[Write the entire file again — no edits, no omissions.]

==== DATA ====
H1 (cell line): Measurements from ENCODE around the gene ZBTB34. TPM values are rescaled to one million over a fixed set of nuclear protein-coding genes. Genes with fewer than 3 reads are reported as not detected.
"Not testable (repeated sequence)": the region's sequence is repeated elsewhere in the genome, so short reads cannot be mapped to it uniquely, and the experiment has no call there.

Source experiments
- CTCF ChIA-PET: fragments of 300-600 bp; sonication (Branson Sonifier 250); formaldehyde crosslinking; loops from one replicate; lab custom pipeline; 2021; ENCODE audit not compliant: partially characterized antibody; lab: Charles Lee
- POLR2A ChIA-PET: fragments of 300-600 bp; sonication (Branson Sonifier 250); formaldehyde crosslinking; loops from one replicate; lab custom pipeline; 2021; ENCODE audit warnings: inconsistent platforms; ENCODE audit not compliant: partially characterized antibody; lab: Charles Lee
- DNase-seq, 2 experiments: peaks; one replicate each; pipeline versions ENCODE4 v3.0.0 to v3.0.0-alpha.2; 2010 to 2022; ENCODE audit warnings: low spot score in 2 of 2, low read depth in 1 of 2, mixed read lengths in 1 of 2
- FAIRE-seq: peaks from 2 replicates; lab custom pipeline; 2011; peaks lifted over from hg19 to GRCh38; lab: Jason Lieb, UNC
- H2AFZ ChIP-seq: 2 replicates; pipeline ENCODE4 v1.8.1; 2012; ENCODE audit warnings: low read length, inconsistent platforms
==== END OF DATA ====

H1 (cell line): Measurements from ENCODE around the gene ZBTB34. TPM values are rescaled to one million over a fixed set of nuclear protein-coding genes. Genes with fewer than 3 reads are reported as not detected.
"Not testable (repeated sequence)": the region's sequence is repeated elsewhere in the genome, so short reads cannot be mapped to it uniquely, and the experiment has no call there.

Source experiments
- CTCF ChIA-PET: fragments of 300-600 bp; sonication (Branson Sonifier 250); formaldehyde crosslinking; loops from one replicate; lab custom pipeline; 2021; ENCODE audit not compliant: partially characterized antibody; lab: Charles Lee
- POLR2A ChIA-PET: fragments of 300-600 bp; sonication (Branson Sonifier 250); formaldehyde crosslinking; loops from one replicate; lab custom pipeline; 2021; ENCODE audit warnings: inconsistent platforms; ENCODE audit not compliant: partially characterized antibody; lab: Charles Lee
- DNase-seq, 2 experiments: peaks; one replicate each; pipeline versions ENCODE4 v3.0.0 to v3.0.0-alpha.2; 2010 to 2022; ENCODE audit warnings: low spot score in 2 of 2, low read depth in 1 of 2, mixed read lengths in 1 of 2
- FAIRE-seq: peaks from 2 replicates; lab custom pipeline; 2011; peaks lifted over from hg19 to GRCh38; lab: Jason Lieb, UNC
- H2AFZ ChIP-seq: 2 replicates; pipeline ENCODE4 v1.8.1; 2012; ENCODE audit warnings: low read length, inconsistent platforms